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Guest Blog: Growing Up With Music

posted: December 21st, 2015 by Dave Trout

Kayla VanWyk is a senior at Trinity Christian College and just completed an internship with Under The Radar.  We loved having her on the team this last semester, and asked her to end her time with us with a blog about the role of music in her life.

GROWING UP WITH MUSIC  ~ by Kayla VanWyk

Dancing around the kitchen, sliding across the hardwood floors with my socks on.. that’s how I came to love music. I grew up in an environment where music was always playing, whether my family was in the car listening to my VeggieTales soundtrack cassette tape or I was outside jumping on the trampoline with my stereo blaring or I was dancing in the kitchen with my dad. Music was a huge part of my life. And as I got older, I wanted to be up on the latest hits that were being played on the radio - I even tried to catch as much of the top 40 countdowns as I could before and after attending church. It’s fun to think back and recognize how much my tastes in music have changed and, hopefully, refined over the years. I started off listening to the classic oldies my parents enjoyed and the bluesy, folk artists my dad appreciated. I listened to fun, kid-friendly Christian artists such as Go Fish and Steven Curtis Chapman and gradually graduated to owning CDs that weren’t all Christian artists. That’s another point that I can laugh about: I truly prided myself in my CD collection, and honestly, still do even though I don’t have a real CD player to play them in anymore.

My family had everything from stacks of vinyls to drawers of cassette tapes to shelves of CDs. If my dad wasn’t listening to music through a stereo system, he was singing something on his own or playing his guitar out on the porch. Looking back on all this makes me wonder if I hadn’t grown up in such a music driven environment, would I still be drawn toward music? I guess you could say this is a classic case of nature v. nurture, but I honestly think my love for music stems from the influences of my childhood. My parents encouraged me in all forms of music, whether I was singing in church or practicing my piano or saxophone, they wanted me to work at it but still be able to enjoy the beauty that they saw in it.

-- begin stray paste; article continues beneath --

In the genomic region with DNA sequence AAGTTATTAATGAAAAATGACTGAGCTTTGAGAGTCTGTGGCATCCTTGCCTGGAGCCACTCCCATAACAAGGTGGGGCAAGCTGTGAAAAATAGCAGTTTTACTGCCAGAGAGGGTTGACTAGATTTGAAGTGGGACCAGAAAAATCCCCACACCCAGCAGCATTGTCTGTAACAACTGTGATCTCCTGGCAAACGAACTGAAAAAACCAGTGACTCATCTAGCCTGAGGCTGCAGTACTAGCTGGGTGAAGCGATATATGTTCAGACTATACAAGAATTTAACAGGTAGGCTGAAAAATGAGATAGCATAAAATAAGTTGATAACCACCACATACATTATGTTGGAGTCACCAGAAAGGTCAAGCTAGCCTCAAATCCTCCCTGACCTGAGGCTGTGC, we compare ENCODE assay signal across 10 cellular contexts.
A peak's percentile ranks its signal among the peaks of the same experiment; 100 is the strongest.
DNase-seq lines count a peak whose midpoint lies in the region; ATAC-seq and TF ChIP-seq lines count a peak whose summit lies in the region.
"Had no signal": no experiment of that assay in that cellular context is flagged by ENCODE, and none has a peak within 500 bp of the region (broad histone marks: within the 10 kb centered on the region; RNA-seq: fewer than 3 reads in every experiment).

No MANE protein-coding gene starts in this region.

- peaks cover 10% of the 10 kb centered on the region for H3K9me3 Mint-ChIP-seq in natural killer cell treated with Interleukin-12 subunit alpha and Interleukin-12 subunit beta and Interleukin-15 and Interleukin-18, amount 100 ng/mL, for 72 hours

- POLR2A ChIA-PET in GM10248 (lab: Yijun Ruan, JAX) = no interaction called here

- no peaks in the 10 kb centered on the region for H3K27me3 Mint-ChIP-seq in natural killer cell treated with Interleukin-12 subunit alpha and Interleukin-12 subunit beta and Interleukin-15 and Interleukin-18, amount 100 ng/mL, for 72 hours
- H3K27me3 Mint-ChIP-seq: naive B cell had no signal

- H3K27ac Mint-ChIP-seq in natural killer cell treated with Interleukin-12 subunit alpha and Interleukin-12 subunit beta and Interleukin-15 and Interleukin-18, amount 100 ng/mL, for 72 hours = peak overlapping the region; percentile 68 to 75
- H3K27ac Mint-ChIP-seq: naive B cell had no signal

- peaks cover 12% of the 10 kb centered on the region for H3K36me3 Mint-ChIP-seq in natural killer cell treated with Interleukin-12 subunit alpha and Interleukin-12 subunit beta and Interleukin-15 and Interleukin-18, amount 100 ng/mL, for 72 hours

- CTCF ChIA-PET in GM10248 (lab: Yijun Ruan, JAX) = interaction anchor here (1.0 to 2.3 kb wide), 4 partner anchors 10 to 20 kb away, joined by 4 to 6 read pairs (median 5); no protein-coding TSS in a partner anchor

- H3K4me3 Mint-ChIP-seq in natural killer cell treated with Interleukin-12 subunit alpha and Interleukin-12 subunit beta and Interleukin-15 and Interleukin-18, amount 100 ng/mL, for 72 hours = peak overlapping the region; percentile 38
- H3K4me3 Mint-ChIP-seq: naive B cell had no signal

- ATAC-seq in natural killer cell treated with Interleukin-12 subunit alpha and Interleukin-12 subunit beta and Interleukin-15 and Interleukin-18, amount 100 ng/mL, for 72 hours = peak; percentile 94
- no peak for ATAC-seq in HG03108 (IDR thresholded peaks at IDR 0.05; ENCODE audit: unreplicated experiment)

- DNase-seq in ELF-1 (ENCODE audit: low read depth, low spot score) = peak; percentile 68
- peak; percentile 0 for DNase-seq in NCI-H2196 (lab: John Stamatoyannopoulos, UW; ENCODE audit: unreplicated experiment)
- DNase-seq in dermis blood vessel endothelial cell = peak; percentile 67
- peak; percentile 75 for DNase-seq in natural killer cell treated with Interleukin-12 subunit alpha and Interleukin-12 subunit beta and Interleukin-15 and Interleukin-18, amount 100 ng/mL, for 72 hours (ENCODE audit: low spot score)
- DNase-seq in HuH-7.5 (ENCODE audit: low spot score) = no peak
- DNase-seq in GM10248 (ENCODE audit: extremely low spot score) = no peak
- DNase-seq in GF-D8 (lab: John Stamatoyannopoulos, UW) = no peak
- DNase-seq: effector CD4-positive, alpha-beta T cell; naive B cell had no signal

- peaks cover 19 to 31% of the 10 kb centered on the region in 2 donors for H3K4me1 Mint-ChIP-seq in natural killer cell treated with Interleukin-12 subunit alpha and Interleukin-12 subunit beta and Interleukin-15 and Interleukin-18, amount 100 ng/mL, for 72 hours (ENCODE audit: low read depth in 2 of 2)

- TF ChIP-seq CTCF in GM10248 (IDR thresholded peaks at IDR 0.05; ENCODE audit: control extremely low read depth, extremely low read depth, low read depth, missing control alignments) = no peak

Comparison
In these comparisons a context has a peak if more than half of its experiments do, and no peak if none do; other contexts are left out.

I hope this is something that is being instilled in young kids today because I wouldn’t want them to miss out on the wonderful gift of music. I want them to have the same chance as I did: to fall in love and then make mistakes and find their way to a path of music that stirs their emotions and draws them in in new ways. Finding a song you love is a way to dive into uncharted emotions or simply to change a mood from bad to good.

Some might say we’re lucky to live in the digital age that we do because it’s easier to search and find new music, and I would agree with that to an extent. It is easy to search the Internet for songs, but I tend to get caught up with what I hear on the radio and struggle to move too far past that. Whereas, when I was younger, I could spend hours in a Barnes and Noble bringing CDs over to the sample station, and that’s how I decided what new CDs to buy.

I guess I sound like someone driven by nostalgia and tied to the “good old days,” but that’s not necessarily the point I’m trying to make. I simply want people to recognize the important role that music plays in our lives and in shaping our memories and our character. I’m already getting the amazing chance to watch my nephews grow up with music. Their mom teaches them to play piano and they get the opportunity to be involved in band. I only wish college didn’t separate me from them as much, so I could share the pureness of simply sitting and soaking in songs, and selfishly, I want to see them drawn to the same styles of music that I am. I want them to know the music that goes beyond what their friends are talking about from hearing on the radio. This is their formative years, and I can’t imagine having gone through my formative years without music playing in the background.

The 2007 film, August Rush, sums this idea up perfectly. If you haven’t seen it, it’s probably worth your time, plus it gives me a great quote to end my ramblings with: “Listen. Can you hear it? The music. I can hear it everywhere. In the wind, in the air, in the light. It's all around us. All you have to do is open yourself up. All you have to do is listen…The music is all around us, all you have to do is listen.”


Thanks Kayla for this article and for all your help during your internship at UTR.  We know big things are in store for you!

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